Meanwhile, I no longer have any clue of how wounded Jack Bauer is. He's been batted around pretty good these past couple weeks. He's bleeding and beaten and he's fleeing from every law enforcement official in a 50 mile radius, since everybody figures that not only did he kill a federal witness last week, but he just plugged a US Senator.
Of course, Jack would never kill a Senator, even one as priggish and self-righteous as Kurtwood Smith's Senator Red Foreman. Jack and Senator That '70s Show actually spent some quality time together this episode, because there's some unwritten rule in the "24" universe that no character is allowed to die without fully appreciating the awesomeness of Jack Bauer.
So Jack broke into the Senator's house, held him at letter-opener-point and proved his case beyond a reasonable doubt. It was pure exposition, but there were some crucial things that needed to be explained.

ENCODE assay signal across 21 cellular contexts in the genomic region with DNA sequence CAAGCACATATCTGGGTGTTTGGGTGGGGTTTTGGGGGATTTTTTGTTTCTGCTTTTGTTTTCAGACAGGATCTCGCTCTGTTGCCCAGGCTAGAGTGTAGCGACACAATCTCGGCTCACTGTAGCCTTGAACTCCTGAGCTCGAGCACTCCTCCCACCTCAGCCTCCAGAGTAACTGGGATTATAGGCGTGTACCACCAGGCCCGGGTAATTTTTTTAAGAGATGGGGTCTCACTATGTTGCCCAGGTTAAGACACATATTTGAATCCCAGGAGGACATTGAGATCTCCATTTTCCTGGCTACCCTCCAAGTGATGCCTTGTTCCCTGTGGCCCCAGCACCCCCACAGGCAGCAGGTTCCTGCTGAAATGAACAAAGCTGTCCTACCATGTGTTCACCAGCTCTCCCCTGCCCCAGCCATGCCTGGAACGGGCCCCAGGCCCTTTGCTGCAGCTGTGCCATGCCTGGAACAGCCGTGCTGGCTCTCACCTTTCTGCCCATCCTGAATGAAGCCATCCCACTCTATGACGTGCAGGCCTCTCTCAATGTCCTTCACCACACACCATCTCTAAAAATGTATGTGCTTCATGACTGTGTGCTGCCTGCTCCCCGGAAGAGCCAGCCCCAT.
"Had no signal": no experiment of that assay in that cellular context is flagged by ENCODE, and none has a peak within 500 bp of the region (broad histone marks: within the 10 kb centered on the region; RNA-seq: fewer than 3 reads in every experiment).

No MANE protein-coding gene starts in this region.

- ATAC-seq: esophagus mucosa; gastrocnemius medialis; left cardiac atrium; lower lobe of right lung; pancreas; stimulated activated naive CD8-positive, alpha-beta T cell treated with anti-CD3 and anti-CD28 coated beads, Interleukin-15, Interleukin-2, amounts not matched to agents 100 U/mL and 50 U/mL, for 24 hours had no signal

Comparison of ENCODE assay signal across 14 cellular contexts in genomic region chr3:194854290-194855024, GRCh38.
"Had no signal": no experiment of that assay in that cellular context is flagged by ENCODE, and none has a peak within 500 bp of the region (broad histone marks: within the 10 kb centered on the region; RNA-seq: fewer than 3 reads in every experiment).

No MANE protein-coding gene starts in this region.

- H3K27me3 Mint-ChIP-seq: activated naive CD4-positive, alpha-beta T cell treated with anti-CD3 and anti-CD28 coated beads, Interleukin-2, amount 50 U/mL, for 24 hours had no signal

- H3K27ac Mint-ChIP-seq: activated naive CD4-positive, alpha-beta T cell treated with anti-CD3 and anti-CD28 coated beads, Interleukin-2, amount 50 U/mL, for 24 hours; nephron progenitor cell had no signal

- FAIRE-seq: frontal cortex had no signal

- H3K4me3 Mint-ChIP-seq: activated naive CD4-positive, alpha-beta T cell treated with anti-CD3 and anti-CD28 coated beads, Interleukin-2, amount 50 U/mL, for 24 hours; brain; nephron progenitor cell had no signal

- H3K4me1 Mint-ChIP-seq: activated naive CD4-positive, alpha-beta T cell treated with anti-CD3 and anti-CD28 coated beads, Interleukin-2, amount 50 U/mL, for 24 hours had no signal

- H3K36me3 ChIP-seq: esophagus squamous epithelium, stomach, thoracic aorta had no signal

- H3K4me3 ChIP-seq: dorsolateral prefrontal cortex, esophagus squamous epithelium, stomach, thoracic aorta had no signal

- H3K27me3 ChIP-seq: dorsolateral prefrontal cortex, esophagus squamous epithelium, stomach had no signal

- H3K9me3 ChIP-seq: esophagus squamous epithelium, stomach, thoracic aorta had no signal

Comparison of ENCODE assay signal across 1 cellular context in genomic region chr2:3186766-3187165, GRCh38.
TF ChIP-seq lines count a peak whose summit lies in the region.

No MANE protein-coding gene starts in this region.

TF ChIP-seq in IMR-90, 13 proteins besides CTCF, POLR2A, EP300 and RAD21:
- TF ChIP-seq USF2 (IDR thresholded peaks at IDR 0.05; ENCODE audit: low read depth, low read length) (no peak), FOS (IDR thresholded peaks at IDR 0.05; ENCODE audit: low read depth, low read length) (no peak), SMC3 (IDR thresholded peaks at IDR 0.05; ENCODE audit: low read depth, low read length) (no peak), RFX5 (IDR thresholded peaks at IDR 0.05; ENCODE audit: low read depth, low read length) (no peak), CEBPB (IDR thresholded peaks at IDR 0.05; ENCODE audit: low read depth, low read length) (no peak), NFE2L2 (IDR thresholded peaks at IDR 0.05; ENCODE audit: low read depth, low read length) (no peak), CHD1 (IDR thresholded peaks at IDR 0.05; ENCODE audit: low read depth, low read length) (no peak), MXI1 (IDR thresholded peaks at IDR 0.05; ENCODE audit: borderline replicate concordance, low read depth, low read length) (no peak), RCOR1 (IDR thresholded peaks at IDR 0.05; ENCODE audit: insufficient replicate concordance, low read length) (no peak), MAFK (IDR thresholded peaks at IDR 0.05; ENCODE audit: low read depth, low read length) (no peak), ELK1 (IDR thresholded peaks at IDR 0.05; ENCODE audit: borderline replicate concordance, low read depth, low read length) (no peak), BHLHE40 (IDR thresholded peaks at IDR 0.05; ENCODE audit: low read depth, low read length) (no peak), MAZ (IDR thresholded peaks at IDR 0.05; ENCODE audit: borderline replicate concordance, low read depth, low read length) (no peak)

Who's behind this season's plot? That would be Starkwood, the latest fictional representation of Blackwater (might similar to Ravenwood from "Jericho"). We're dealing with an independent military contractor that has picked up engagements around the world, often through bribery and intimidation.
What is this shipment that Evil Jon Voight has been trying to get? Biochemical weapons, it would seem, specifically some iteration of the WMD that General Juma deployed on his own people, a compound that leads to speedy dementia, paralysis and death, rarely a good thing. I got lost somewhere between whether Starkwood was developing the weapons for Juma or if Juma was developing them for Starkwood or if Starkwood picked up where Juma left off in his research or if Starkwood was funding Juma's research, or what. All I know is that there are chemical weapons at the port and Jon Voight is going to go get them.